Thank You For Submiting Feedback!
Whether coverage for civil liability arising from a criminal act is permissible depends upon whether the insured, in committing his criminal act, intended to cause injury. One who intentionally injures another may not be indemnified for any civil liability thus incurred. However, one whose intentional act causes an unintended injury may be so indemnified.
Plaintiff Public Service Mutual Insurance Company, a multiline insurer, issued a "Dentist's Professional Liability Policy" to the Dental Society of the State of New York. Defendant, Saul Goldfarb, a member of the society, obtained coverage under that policy. Defendant Jacqueline P. Schwartz was a former patient of Dr. Goldfarb who received dental treatment from him on May 23, 1977. Defendant Schwartz claimed that in the course of receiving such treatment, she was sexually abused by Dr. Goldfarb. This claim, the subject of a pending civil suit, also formed the basis of professional disciplinary proceedings against Dr. Goldfarb and resulted in a criminal conviction of the crime of sexual abuse in the third degree. Plaintiff had asked the court in a declaratory judgment action to determine whether its policy of insurance provided coverage for the civil claim seeking compensatory and punitive damages. The policy required the insured to notify the company as soon as possible in the event of an accident, unusual occurrence or receiving notice of claim or suit, and provided that the insurer would pay damages resulting from any claim or suit based upon malpractice, error, negligence or mistake, assault, slander, libel, or undue familiarity. The trial court found no obligation on the part of the plaintiff to defend. The appellate court reversed the trial court’s decision. Plaintiff appealed.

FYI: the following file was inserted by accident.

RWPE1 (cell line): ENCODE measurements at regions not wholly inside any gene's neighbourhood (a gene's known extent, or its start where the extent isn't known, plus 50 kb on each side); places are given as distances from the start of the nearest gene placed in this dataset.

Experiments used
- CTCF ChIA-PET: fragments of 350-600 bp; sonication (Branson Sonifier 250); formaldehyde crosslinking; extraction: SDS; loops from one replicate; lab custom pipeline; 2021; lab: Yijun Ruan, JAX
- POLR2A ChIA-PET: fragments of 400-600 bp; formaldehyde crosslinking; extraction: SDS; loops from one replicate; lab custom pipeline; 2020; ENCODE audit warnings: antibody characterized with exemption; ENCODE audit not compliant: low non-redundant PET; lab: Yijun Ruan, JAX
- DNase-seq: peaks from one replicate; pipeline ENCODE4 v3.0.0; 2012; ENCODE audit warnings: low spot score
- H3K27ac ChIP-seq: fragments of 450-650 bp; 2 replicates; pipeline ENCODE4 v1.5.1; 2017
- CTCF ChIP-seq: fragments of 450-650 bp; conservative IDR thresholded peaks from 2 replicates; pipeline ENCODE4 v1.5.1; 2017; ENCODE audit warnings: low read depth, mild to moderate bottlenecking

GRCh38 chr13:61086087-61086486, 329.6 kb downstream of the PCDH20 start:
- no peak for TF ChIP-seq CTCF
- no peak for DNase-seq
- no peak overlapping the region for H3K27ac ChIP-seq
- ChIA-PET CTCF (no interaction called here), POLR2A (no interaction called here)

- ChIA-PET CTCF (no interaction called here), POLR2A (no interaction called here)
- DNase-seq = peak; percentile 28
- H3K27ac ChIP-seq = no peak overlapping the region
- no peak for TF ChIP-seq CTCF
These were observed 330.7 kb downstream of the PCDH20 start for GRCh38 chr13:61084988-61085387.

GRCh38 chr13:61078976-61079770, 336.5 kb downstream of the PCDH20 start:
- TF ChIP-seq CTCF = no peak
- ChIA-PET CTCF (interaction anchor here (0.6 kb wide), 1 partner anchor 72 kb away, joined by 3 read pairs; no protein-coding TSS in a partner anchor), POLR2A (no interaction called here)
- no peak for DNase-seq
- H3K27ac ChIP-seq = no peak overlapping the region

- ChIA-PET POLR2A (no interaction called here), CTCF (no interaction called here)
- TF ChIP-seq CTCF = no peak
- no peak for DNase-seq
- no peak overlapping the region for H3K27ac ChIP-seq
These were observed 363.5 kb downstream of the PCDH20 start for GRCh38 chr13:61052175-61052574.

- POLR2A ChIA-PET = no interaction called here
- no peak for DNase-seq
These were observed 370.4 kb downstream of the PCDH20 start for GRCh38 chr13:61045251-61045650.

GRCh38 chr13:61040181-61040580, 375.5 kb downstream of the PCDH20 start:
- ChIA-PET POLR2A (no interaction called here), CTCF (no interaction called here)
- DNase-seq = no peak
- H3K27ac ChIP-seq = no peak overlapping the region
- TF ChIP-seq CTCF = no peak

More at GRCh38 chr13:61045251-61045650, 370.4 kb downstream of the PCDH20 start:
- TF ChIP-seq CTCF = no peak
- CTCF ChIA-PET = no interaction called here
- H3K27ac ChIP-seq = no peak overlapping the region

Did the criminal consequences of the insured’s conduct preclude coverage under the insurance policy issued by the plaintiff?
The court modified the order and affirmed. The court held that determination of whether plaintiff was obligated to defend the insured depended on whether notice of the claim was given and whether the claim fell within the policy. The court found that notice was given and that the claim could be covered. The mere fact that the insured's conduct was criminal did not preclude coverage under the policy. However, it was important to look at whether harm was intended; if injury was intended then plaintiff was not obligated to indemnify. Furthermore, it was important to determine whether the injury occurred in the course of treatment. Plaintiff was not obligated to indemnify for any punitive damages.